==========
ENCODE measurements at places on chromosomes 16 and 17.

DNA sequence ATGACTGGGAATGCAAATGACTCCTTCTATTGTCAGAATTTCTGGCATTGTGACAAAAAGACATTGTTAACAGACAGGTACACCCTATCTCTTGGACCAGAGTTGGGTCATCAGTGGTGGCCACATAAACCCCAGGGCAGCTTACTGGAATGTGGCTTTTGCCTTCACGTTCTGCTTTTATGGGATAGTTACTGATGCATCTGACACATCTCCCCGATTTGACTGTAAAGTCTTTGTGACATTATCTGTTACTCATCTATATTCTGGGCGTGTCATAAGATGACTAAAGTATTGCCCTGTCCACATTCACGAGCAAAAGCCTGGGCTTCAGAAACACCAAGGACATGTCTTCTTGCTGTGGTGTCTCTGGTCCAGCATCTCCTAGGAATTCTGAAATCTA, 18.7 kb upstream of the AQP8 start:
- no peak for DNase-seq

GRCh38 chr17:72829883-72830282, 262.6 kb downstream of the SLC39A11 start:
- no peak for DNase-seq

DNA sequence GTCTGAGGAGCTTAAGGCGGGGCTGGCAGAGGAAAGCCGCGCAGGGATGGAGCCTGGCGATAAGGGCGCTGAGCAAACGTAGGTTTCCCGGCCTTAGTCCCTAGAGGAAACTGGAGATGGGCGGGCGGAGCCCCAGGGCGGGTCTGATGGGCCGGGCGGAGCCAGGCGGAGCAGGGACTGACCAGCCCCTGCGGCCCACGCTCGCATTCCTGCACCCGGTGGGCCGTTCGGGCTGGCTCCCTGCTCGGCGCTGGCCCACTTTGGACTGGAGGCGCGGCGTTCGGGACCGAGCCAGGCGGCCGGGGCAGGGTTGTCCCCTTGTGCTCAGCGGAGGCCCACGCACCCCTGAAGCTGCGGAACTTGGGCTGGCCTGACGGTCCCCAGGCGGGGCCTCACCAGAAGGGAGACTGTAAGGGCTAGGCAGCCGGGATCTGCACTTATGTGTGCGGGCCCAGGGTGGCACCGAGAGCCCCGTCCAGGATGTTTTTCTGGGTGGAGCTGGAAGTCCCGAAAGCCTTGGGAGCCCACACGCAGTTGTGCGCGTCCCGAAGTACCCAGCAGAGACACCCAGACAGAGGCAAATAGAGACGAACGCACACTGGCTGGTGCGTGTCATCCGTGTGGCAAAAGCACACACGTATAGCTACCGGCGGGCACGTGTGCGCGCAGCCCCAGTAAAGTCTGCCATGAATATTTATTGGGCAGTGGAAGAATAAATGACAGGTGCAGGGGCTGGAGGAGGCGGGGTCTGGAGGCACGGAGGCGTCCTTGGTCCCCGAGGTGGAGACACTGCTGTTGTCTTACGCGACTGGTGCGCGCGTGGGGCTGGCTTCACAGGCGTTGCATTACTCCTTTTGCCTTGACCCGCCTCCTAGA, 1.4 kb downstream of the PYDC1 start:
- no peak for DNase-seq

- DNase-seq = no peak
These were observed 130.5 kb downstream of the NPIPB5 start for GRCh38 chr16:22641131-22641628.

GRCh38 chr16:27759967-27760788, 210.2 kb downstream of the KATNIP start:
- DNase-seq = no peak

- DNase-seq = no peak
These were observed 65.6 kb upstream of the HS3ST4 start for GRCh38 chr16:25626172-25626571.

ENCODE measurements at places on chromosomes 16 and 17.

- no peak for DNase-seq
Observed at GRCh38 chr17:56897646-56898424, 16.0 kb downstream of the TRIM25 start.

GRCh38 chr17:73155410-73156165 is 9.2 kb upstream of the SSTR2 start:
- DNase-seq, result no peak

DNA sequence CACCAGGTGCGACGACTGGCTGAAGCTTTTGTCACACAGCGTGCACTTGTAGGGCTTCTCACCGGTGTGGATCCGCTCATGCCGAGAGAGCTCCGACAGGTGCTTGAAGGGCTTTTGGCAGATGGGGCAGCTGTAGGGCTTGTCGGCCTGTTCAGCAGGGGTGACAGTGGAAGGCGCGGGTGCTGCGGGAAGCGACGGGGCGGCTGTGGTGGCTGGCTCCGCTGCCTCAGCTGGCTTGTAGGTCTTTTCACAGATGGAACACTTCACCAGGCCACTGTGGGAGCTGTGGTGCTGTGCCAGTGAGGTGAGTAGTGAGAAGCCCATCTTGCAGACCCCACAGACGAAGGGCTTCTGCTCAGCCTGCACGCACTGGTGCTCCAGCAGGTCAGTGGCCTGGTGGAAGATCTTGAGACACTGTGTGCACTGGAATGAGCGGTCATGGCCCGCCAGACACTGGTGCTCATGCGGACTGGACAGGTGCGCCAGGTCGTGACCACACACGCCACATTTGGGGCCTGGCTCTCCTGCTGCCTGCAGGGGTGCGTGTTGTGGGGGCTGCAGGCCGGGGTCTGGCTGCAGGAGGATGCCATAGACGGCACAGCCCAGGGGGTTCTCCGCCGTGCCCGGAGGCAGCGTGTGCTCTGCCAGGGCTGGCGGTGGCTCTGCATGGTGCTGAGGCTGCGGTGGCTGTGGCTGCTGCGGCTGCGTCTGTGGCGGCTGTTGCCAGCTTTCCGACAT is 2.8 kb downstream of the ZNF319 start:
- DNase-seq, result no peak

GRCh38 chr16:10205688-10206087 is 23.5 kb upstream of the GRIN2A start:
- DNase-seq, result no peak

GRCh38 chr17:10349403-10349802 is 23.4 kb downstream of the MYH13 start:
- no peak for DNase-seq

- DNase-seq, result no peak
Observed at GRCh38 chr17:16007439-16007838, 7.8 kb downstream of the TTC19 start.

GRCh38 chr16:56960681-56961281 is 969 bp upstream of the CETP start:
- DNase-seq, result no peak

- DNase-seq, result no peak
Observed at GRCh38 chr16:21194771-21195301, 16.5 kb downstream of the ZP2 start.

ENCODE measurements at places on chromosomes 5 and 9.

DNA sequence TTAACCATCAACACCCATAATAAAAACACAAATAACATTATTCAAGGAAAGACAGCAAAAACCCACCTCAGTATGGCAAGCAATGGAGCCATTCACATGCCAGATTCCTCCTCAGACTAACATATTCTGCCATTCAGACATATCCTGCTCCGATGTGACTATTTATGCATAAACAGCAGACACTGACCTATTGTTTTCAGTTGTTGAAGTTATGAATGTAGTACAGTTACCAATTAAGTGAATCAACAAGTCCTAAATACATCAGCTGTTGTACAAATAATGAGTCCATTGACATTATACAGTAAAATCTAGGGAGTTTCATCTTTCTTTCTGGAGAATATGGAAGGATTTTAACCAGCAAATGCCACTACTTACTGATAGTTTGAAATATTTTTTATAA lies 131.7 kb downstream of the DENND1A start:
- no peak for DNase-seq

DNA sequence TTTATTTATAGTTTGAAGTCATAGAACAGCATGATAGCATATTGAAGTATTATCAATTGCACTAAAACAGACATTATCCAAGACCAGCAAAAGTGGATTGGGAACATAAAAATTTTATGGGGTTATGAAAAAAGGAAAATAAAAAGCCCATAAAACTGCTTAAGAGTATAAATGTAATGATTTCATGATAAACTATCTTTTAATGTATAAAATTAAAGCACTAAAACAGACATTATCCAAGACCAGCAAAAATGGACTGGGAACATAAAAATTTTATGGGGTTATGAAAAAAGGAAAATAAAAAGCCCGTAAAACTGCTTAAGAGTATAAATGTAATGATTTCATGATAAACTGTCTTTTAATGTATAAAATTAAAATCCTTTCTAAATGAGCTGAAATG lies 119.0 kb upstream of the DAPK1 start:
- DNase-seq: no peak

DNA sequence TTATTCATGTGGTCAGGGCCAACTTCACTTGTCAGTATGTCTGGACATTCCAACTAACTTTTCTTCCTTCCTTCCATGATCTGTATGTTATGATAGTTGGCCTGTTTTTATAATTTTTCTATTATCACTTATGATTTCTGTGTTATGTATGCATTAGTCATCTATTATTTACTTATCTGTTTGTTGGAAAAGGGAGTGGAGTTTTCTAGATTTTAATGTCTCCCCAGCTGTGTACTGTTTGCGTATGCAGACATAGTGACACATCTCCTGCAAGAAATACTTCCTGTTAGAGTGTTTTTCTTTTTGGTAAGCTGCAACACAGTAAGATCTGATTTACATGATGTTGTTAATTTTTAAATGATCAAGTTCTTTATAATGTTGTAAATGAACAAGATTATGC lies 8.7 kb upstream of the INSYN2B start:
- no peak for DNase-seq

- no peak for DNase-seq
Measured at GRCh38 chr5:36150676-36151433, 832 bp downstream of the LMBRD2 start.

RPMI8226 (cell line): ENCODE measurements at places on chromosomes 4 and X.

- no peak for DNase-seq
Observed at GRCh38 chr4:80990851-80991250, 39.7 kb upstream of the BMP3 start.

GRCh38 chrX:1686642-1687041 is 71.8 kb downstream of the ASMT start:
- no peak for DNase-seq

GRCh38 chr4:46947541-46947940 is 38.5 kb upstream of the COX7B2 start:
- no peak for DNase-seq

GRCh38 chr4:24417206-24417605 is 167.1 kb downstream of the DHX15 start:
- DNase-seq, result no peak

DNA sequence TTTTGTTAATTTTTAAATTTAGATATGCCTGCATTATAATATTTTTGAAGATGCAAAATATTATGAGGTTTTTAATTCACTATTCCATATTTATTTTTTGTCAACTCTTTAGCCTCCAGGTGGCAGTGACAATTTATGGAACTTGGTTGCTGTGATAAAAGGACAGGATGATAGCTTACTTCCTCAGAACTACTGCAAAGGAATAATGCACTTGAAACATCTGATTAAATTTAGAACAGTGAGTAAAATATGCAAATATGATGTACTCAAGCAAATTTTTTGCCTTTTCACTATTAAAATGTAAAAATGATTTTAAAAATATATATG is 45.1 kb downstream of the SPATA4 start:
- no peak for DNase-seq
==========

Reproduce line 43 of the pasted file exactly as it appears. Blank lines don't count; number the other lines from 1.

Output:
GRCh38 chrX:1686642-1687041 is 71.8 kb downstream of the ASMT start: